What You Should Know Before Using Saigon Cinnamon

Internet challenges aside, cinnamon is a particularly popular spice, especially for baking sweets. While trying to swallow a spoonful of cinnamon in the name of social media clout is potentially hazardous (via the Rady Children's Hospital), incorporating it in small quantities can add loads of flavor and even some surprising health benefits to your diet.

Cinnamon is a spice harvested from the inner bark of certain tree species that grow in south and southeast Asia, Mexico, and East Africa (via Allrecipes). You can buy cinnamon in sticks that can be used to garnish a spiced cider (via Food Network) and in the powder form you might already have in your pantry. Cinnamon is a versatile ingredient that adds an earthy, spicy sweetness to any dish. However, you may not realize that there is more than one type of cinnamon, depending on the type of tree it comes from and where it grew. 

Essentially, there are two main categories of cinnamon: Ceylon cinnamon, which is also called "true cinnamon," and cassia cinnamon. Each has its own flavor profile. Saigon cinnamon falls into the cassia category.

What are the different types of cinnamon?

You might be inclined to pick up whichever variety of cinnamon you see first at the store. Before doing that, you should learn a little bit more about Saigon cinnamon and how it might be the better choice for you.

Ceylon cinnamon is noted for having a subtler taste, which makes it a particularly coveted variety for baking sweets, like chocolate or churros, or in milder savory dishes (via Spiceography). Saigon cinnamon has a more intense, peppery flavor that gives it more of an edge when using it for cooking, so it works well in bold Chinese spice mixes, for example. Saigon cinnamon's strong flavor comes from the higher concentration of cinnamaldehyde in its essential oils compared to Ceylon cinnamon. 

Saigon cinnamon is also said to improve overall palatability. If you're a picky eater, sprinkling a bit of Saigon cinnamon on your next snack might help you out! To decide which type of cinnamon might work best in your recipe, Allrecipes suggests making some quick tea by pouring hot water over a teaspoonful of each and giving them a taste.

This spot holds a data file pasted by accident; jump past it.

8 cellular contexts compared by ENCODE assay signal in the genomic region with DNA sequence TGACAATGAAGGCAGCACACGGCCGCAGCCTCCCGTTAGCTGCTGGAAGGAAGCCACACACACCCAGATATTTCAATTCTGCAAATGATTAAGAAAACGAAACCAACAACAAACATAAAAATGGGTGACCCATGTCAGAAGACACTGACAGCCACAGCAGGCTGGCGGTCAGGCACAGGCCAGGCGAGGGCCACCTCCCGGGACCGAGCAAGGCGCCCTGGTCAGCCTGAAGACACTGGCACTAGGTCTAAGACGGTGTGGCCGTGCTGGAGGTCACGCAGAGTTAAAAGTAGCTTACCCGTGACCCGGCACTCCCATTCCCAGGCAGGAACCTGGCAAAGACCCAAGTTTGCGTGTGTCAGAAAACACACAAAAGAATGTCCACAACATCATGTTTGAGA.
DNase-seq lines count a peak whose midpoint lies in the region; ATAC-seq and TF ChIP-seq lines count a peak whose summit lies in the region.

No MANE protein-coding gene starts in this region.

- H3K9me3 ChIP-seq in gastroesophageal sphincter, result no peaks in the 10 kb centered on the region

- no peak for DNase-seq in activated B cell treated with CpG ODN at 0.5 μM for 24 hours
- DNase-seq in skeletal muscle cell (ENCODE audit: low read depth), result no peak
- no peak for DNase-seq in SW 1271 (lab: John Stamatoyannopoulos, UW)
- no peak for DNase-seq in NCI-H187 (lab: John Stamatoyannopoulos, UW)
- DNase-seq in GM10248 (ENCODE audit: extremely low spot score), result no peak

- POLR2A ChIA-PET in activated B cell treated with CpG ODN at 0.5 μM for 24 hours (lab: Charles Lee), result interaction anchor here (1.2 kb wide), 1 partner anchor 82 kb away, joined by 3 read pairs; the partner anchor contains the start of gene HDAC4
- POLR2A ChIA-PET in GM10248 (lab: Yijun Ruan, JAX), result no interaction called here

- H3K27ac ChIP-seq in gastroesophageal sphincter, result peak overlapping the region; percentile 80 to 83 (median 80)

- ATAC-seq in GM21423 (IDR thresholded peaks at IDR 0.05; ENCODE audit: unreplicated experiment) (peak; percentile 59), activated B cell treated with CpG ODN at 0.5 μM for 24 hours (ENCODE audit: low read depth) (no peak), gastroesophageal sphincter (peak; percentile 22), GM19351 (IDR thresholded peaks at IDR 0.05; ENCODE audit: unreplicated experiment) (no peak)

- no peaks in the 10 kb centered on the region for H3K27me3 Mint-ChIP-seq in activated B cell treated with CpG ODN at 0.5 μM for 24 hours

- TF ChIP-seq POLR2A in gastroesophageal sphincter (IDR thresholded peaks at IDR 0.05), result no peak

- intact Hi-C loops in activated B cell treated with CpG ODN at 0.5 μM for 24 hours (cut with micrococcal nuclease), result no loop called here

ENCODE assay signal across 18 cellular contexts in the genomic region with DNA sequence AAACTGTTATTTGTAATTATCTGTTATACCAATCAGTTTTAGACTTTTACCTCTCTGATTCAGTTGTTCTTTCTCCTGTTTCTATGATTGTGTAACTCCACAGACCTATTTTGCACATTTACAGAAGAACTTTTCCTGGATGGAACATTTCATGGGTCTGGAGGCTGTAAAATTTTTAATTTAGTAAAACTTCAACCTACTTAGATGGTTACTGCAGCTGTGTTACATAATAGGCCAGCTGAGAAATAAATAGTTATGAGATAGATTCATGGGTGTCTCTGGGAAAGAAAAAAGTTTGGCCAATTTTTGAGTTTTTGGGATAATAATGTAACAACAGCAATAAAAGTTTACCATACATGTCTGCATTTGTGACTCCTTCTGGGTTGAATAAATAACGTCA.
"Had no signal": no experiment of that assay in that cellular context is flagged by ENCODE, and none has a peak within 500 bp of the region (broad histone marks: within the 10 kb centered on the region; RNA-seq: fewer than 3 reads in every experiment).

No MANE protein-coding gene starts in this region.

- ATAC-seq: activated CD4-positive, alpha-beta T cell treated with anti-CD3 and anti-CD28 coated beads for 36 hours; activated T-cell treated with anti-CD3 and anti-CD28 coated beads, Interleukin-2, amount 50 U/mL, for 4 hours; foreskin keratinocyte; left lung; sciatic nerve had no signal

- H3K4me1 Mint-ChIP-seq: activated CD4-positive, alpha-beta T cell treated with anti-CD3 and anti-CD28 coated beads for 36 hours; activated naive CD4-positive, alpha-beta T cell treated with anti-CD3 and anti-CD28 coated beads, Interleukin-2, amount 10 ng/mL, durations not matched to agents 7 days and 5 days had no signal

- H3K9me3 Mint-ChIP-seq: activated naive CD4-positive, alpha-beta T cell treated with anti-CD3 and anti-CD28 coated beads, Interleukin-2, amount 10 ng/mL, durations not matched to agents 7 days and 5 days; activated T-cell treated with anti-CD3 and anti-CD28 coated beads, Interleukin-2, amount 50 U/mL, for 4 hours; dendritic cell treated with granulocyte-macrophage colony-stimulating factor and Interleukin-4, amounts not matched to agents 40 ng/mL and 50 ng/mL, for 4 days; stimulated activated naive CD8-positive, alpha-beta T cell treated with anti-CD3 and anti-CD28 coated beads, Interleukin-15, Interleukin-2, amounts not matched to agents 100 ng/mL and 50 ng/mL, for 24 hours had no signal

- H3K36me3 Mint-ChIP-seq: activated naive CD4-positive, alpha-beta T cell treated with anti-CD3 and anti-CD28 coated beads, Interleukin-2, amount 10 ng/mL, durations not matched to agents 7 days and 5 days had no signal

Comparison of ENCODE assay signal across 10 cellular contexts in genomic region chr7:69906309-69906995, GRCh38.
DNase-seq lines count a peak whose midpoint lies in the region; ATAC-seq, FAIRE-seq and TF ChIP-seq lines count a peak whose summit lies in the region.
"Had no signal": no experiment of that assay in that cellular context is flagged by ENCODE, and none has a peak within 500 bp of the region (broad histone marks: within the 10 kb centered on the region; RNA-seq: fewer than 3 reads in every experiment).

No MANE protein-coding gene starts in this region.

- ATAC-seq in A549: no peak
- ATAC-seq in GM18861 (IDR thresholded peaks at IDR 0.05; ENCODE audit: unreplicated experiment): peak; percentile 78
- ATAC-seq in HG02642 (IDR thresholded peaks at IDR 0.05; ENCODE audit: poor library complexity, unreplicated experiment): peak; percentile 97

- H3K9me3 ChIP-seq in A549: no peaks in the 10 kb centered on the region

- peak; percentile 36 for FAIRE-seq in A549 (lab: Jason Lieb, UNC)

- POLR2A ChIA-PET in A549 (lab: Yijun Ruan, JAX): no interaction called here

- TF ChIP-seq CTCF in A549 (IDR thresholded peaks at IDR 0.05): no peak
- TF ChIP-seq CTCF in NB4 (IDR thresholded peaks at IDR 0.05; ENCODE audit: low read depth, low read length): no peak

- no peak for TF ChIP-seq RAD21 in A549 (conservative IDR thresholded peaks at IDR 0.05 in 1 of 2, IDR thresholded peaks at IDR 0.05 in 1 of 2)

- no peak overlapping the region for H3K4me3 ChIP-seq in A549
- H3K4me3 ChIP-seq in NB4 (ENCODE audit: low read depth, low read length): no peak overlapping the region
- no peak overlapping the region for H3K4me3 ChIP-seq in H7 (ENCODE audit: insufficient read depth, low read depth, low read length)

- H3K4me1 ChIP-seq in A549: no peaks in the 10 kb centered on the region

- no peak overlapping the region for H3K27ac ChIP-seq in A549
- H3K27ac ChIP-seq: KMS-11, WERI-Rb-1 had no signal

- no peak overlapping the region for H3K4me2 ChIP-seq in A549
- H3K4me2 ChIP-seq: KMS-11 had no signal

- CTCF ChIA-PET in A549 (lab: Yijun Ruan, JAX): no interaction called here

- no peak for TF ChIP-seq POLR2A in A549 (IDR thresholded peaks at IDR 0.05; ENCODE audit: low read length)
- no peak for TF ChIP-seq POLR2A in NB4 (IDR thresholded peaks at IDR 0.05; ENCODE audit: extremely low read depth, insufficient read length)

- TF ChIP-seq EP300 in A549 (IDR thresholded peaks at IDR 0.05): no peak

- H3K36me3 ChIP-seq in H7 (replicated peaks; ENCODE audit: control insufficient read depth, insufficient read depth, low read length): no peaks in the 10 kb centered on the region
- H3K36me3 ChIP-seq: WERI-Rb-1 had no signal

Saigon cinnamon has some health benefits

In addition to its outstanding flavor, Saigon cinnamon is beneficial in some surprising ways. The high concentration of cinnamaldehyde that gives Saigon cinnamon its strong flavor also gives it antioxidant and anti-inflammatory properties, according to Healthline.

If you make a point of incorporating Saigon cinnamon into your diet, its anti-diabetic properties may help reduce your blood sugar levels. Though data is still being collected on Saigon cinnamon specifically, this variety may also have antibacterial and antimicrobial properties. 

Don't let these potential health benefits cause you to go too heavy on the Saigon cinnamon, however. Healthline notes that Saigon cinnamon has a higher concentration of natural coumarin, which can be toxic. A separate Healthline article warns that too much coumarin may cause liver damage and could potentially increase the risk of certain cancers. Experts advise eating no more than one teaspoon of Saigon cinnamon a day — yet another reason the cinnamon challenge is a bad idea!